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Blogger Kyle Payne sentenced to six months in county jail
Stating that a major violation of trust had occurred, District Court Judge Don Courtney sentenced Iowa blogger and self-proclaimed male feminist Kyle Payne to serve time in the Buena Vista County Jail for invasion of privacy.
Payne received 360 days, with 180 days suspended on each of two counts of invasion of privacy, a serious misdemeanor charge. Because the two sentences are expected to run concurrent, he will most likely serve six months in the county facility. He was also given one year of probation on each count. On the charge of 2nd degree attempted burglary, a felony, Payne received an indeterminate term of prison not to exceed five years, with incarceration suspended. He will placed on probation for three years.
Under a new portion of Iowa law that involves sexually-related crimes, Payne was given a 10 year period of parole. That sentence begins at the end of his regular term of probation. Because of the nature of his crime, he will not be required to register as a sex offender in the state of Iowa.
Payne was arrested in February and pleaded guilty in June to two counts of invasion of privacy, a serious misdemeanor, and one count of 2nd degree attempted burglary, a felony. The charges stemmed from an incident in 2007 when Payne was a dormitory resident at Buena Vista University and, during the course of his duties, secretly photographed a young woman’s breasts.
“This is the type of thing that happens, but not to you,” said the victim as she read from a prepared impact statement in court today. “… You might be given jail time, but for me this is like a life sentence.”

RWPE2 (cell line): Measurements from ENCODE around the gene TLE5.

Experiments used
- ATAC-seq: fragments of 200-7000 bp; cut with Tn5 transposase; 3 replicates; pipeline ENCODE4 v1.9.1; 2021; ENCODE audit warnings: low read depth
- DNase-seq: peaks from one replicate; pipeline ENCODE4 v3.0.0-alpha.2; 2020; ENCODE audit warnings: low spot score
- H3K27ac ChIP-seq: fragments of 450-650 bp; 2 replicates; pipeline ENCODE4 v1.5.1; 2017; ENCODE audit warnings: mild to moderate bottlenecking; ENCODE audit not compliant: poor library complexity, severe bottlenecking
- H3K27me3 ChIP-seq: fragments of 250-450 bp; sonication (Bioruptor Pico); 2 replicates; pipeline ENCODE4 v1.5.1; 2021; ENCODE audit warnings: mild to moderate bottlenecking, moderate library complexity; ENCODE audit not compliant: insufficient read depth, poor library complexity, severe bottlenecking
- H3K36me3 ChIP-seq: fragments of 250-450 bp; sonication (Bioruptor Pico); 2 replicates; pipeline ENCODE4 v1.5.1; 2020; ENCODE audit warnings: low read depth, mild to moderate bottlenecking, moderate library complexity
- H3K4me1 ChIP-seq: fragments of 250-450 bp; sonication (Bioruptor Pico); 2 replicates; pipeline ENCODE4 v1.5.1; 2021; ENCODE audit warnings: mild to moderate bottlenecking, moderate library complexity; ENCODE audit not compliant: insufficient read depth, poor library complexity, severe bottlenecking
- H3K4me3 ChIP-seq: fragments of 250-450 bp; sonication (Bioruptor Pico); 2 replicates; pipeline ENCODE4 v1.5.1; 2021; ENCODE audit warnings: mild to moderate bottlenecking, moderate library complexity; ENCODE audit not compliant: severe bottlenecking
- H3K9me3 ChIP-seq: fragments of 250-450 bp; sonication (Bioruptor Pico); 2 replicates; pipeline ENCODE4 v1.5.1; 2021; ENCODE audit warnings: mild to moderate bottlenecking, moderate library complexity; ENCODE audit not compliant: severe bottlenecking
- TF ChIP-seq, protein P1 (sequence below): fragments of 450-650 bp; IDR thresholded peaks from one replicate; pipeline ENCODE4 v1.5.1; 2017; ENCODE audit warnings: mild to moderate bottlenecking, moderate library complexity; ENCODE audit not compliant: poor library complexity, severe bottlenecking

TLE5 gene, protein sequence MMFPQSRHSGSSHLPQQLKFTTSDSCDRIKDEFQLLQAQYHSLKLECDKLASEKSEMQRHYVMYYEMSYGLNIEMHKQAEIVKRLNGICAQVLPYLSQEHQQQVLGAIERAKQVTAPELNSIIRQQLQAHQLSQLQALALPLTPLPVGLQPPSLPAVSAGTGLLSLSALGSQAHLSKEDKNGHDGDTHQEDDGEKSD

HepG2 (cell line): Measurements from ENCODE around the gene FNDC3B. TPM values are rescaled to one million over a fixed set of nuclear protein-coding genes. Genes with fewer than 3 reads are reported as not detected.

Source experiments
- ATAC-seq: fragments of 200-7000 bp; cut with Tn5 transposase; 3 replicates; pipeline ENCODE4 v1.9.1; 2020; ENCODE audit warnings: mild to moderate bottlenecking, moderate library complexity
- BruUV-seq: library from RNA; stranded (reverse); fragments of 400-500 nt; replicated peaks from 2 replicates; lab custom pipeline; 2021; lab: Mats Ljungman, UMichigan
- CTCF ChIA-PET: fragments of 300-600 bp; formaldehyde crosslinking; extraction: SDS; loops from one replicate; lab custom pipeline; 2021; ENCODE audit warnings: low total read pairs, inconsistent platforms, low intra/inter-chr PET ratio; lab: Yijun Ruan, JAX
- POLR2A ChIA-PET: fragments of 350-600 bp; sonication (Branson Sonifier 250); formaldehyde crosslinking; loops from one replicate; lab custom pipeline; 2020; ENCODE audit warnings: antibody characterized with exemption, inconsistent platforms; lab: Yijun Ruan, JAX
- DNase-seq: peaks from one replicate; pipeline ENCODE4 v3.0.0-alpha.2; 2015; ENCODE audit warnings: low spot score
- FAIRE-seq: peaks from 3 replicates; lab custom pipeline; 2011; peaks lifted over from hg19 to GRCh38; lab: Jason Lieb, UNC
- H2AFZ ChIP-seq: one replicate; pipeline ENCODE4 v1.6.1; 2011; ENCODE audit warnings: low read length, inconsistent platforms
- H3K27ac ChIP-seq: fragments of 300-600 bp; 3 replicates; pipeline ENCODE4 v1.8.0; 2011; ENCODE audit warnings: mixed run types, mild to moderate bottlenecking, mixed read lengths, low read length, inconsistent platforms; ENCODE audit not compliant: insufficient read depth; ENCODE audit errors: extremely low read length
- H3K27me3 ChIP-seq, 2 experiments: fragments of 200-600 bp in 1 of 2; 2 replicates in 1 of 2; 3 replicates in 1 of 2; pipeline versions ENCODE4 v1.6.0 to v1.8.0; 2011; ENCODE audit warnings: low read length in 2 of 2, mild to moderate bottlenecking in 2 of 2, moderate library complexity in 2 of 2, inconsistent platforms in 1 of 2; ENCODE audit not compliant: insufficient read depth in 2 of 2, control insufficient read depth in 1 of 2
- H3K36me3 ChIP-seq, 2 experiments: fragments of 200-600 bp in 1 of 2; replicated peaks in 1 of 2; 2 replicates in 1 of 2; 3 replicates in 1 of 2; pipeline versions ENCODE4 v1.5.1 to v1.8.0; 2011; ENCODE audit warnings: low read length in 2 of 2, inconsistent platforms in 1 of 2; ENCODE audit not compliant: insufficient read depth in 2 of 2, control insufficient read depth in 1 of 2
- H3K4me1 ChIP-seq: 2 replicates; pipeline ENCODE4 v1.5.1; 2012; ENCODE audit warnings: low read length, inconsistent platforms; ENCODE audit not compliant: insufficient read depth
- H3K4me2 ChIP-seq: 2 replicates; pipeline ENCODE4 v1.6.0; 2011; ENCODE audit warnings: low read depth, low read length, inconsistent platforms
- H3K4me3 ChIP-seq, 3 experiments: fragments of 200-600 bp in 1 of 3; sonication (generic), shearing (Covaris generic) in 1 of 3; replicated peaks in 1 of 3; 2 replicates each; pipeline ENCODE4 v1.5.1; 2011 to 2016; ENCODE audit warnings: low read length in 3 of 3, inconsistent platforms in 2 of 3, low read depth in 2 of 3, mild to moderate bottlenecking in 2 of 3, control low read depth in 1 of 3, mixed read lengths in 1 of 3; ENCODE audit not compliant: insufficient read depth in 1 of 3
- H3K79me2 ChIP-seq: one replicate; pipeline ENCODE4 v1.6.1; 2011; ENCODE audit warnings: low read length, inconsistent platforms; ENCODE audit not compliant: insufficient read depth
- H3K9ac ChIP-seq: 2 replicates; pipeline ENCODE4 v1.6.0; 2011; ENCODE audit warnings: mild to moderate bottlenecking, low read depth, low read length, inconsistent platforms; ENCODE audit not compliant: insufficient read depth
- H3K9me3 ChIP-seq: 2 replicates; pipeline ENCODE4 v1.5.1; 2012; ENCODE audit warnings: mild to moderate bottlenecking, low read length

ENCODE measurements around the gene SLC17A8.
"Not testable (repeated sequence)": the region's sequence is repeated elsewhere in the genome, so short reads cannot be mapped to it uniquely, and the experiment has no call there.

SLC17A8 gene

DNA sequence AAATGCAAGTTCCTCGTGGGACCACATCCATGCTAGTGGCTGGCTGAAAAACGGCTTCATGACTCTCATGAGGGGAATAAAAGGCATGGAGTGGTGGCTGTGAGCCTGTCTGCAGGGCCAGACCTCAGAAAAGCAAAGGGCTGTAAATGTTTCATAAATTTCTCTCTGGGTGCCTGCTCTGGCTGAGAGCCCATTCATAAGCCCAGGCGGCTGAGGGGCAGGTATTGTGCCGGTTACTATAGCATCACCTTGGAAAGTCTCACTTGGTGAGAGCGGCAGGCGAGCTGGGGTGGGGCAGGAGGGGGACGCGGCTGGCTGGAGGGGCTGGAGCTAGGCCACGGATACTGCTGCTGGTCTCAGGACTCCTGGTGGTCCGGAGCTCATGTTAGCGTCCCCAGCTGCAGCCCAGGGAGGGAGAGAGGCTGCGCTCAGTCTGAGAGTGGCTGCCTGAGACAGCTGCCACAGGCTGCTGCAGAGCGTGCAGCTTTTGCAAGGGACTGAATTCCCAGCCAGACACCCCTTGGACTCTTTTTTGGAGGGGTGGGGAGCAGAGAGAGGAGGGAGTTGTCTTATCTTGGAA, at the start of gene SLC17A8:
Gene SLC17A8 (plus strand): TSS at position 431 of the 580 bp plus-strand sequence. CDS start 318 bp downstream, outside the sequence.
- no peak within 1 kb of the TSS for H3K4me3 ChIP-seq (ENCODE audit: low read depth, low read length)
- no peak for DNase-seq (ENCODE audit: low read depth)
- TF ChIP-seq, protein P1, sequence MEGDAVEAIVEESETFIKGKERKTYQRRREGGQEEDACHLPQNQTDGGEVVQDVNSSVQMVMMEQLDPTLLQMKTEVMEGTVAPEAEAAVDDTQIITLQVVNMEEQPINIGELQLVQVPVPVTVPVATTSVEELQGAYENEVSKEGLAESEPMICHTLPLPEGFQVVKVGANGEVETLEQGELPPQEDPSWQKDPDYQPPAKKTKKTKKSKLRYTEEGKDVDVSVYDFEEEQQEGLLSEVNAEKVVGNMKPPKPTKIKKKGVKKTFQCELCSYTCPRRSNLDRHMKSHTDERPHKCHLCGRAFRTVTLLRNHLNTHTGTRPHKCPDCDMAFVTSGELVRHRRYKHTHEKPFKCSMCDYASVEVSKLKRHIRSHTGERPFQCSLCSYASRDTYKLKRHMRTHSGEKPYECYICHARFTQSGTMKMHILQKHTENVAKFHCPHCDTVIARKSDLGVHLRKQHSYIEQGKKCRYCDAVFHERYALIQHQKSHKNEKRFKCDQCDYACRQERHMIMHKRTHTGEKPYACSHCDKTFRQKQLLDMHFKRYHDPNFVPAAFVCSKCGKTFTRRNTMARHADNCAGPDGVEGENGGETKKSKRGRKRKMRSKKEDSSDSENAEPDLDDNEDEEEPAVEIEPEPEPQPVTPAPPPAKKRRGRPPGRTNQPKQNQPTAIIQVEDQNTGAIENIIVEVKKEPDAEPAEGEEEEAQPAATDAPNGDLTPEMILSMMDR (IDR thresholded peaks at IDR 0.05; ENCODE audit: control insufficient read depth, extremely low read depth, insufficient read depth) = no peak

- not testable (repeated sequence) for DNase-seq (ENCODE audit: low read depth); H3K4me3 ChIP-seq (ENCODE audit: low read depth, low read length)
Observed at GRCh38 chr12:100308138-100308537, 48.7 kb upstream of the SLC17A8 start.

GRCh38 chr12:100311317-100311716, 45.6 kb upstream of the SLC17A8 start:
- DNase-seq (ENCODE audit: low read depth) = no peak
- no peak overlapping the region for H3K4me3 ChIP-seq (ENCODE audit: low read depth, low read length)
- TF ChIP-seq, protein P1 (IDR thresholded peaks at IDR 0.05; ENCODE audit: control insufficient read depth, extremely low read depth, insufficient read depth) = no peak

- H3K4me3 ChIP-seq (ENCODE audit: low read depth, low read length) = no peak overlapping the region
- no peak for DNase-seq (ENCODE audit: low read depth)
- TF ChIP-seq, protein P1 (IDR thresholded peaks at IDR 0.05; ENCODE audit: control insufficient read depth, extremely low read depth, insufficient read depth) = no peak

She added that since she was unconscious, Payne is the only person who truly knows what happened that night and left the implication hanging that there might have been more to the event than him partially undressing her, touching her inappropriately and shooting photographs and video.
The victim’s mother, who also provided an impact statement in court, said that the incident had “crushed the spirit of her daughter” and has fractured her ability to trust others.
“You are a sick young man,” the mother said. “I think you’ve done this before and will do it again. Our family does not accept your apology. We do not care about your self-inflicted suffering. You reap what you sow.”
Quoting repeatedly from Payne’s most recent blog post and pointing to what he described as a “narcistic” tendancies, Buena Vista County Attorney Dave Patton requested the court sentence Payne to
“[His blog post] indicates that he believes this is not all about the victim,” Patton said. “He believes it is all about him.”
F. Montgomery Brown, who served as Payne’s attorney, argued for a deferment while documenting how “the blogosphere lit into” Payne.
“Why was this kid so sensational?” Brown asked the court. “Because he made a spectacle of himself, in part. … But being a hypocrite is not a sentencing factor.”
Several feminist bloggers have written about the case because Payne had been so public with not only his feminist leanings, but his advocacy on behalf of victims of rape and sexual assault.
“He can’t be penalized for exercising his Constitutional rights,” Brown said of the blog post. “Frankly, I’m asking the court to be creative.”
Payne spoke briefly in his own defense, apologizing to the victim and her family and promising “to make changes in my life so it doesn’t happen again.” He then sobbed openly.
Judge Courtney, acknowledging his sentence as a compromise that would please no one, said he opted for county jail time instead of a prison term because of the both Payne’s age and the fact that he had no prior criminal record. One of the conditions of his probation will be to follow the directions of the correctional team, including continued therapy and counseling.
Payne was given one week to place his affairs in order before he will relinquish himself to the Buena Vista County Jail.